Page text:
Stroke victims are being nursed back to health by playing on the smash-hit games console Nintendo Wii.
Doctors have discovered the game helps to rewire the brain after it has been damaged by a blood clot. Unlike most computer games, the Nintendo Wii involves acting out all the physical movements involved in normal sports, such as tennis, golf or boxing. The player strikes the ball or throws a punch by swinging their arms and pressing a button on a hand-held controller.
Doctors in the U.S. have started to use it to help stroke victims regain movement in their arms and legs. German clinicians are also reported to be using it to speed up recovery in injured soldiers.
Stroke is the third most common cause of death in England and Wales, after heart disease and cancer. The NHS spends an estimated £2.8 billion a year dealing with the aftermath of strokes.
They occur when the blood supply to the brain is cut off because of a clot in a blood vessel in the head. Blood carries vital nutrients and oxygen to the brain and, without it, cells become damaged or destroyed. Any damage has a knock-on effect on things most of us take for granted - such as lifting a cup or brushing our hair.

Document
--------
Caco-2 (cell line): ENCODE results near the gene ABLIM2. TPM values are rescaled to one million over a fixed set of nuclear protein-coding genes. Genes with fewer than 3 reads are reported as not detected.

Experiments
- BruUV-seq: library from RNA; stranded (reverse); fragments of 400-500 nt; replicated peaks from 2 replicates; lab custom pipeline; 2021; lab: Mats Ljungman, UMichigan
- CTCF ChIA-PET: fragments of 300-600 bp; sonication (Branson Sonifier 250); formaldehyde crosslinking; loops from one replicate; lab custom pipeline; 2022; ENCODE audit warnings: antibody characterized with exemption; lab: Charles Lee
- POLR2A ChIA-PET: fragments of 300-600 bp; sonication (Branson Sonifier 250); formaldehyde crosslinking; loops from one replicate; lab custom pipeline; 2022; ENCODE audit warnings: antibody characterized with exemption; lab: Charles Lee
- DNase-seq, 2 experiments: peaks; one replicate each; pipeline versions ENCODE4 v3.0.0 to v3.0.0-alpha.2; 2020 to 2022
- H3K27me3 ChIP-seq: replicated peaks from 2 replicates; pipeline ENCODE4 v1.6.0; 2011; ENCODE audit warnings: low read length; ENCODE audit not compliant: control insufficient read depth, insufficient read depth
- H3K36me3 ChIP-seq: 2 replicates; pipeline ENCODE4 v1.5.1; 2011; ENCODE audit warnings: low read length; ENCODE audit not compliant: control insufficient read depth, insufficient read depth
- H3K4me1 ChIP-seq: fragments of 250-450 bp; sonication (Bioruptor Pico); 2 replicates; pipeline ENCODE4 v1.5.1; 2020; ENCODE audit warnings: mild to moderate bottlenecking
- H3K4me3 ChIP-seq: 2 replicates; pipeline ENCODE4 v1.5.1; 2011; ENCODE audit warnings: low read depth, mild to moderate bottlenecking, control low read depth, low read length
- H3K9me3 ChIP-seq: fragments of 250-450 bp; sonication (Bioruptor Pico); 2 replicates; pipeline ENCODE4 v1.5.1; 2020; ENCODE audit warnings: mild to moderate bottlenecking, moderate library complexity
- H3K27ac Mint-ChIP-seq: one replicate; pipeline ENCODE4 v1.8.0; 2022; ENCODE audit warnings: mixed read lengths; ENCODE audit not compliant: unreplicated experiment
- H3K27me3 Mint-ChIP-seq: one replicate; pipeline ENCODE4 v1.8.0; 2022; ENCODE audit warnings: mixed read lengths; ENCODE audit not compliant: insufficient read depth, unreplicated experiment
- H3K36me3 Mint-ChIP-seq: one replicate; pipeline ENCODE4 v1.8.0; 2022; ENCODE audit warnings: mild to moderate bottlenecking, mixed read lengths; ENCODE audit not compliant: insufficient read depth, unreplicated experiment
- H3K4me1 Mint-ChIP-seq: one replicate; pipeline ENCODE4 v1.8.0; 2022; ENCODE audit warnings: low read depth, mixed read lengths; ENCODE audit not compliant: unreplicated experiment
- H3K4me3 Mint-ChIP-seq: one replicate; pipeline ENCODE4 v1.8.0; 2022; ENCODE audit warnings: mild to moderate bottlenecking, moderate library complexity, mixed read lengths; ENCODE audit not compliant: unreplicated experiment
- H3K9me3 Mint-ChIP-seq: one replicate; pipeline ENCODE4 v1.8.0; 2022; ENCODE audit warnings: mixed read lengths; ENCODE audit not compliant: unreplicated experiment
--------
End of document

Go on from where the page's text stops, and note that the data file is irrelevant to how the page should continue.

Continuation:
Six months after a stroke, around 50 per cent of survivors need help with everyday tasks like eating, dressing and going to the toilet.
Doctors know that intensive physiotherapy can help the brain 're-learn' how to move the limbs.
Although brain cells cannot regenerate once they have been damaged or killed, the brain can be trained to find new ways of getting messages to the arms and legs. It does this by recruiting other undamaged nerve cells to set up new 'pathways', through which instructions can be passed.
But to do this requires prolonged and repeated therapy, during which patients must try to move their paralysed limbs. It can take months of intensive exercises before results are seen.
American experts believe the Nintendo Wii could be a fun and cheap form of therapy.
Researchers at the Abbott Northwestern Hospital in Minneapolis have started experimenting on patients who find conventional exercises too tedious.
Source - Daily Mail